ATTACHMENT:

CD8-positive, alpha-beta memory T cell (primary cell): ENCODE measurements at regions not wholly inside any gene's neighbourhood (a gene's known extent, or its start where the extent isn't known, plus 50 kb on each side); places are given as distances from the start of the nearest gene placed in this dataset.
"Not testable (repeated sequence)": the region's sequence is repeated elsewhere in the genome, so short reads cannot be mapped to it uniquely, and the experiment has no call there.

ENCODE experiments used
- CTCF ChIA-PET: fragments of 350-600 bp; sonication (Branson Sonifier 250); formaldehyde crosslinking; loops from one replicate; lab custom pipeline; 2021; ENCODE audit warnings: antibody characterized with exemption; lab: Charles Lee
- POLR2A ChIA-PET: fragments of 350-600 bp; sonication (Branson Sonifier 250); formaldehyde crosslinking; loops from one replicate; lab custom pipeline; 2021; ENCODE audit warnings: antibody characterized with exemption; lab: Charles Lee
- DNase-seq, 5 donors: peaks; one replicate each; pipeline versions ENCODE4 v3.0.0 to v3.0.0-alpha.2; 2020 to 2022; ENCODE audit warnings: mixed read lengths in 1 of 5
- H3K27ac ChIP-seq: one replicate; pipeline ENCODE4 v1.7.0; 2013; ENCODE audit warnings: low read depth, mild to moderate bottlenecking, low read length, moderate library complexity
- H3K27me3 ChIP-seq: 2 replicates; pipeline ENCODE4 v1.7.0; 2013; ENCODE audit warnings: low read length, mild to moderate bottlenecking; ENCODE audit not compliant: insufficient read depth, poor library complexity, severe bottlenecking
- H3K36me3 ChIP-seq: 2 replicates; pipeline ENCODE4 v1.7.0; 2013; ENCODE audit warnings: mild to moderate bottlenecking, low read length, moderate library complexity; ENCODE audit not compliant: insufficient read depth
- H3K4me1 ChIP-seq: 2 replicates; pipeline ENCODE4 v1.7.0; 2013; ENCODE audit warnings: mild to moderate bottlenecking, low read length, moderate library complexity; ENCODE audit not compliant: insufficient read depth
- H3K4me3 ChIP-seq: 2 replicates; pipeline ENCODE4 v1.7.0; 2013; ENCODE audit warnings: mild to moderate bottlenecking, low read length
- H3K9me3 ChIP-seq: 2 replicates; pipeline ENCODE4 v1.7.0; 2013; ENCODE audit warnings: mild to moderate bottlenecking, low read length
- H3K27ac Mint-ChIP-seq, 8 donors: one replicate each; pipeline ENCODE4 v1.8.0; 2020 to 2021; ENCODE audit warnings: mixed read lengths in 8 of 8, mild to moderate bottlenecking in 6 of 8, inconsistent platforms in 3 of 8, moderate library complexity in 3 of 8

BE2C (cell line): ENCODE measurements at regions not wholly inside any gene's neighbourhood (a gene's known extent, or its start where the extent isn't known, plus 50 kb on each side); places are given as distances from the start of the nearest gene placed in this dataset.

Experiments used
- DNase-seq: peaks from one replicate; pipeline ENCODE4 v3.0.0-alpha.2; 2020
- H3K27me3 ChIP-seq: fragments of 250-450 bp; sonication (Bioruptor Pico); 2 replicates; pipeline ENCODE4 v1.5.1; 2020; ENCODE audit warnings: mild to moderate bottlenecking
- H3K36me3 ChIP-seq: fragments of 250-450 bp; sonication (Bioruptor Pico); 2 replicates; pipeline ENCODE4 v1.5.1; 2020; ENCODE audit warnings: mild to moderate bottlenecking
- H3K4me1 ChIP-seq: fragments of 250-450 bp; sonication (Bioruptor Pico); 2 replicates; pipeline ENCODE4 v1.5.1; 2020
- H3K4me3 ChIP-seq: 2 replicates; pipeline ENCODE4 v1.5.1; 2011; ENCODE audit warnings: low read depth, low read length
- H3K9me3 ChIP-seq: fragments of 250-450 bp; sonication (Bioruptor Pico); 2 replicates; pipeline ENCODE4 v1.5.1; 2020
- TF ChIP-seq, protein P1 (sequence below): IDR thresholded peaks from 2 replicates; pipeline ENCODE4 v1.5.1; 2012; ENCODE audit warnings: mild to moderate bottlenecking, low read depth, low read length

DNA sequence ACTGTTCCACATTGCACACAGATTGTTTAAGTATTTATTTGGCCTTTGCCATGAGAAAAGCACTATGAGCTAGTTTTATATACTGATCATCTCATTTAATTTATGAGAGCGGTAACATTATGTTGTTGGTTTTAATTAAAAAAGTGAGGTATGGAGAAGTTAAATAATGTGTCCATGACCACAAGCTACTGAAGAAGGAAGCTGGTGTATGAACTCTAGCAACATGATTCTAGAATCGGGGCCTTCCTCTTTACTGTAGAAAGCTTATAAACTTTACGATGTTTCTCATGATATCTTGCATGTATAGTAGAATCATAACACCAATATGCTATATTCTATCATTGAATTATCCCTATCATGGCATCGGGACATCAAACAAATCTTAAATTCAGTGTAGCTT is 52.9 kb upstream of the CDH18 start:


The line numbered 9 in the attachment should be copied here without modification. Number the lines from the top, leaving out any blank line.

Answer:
- H3K36me3 ChIP-seq: 2 replicates; pipeline ENCODE4 v1.7.0; 2013; ENCODE audit warnings: mild to moderate bottlenecking, low read length, moderate library complexity; ENCODE audit not compliant: insufficient read depth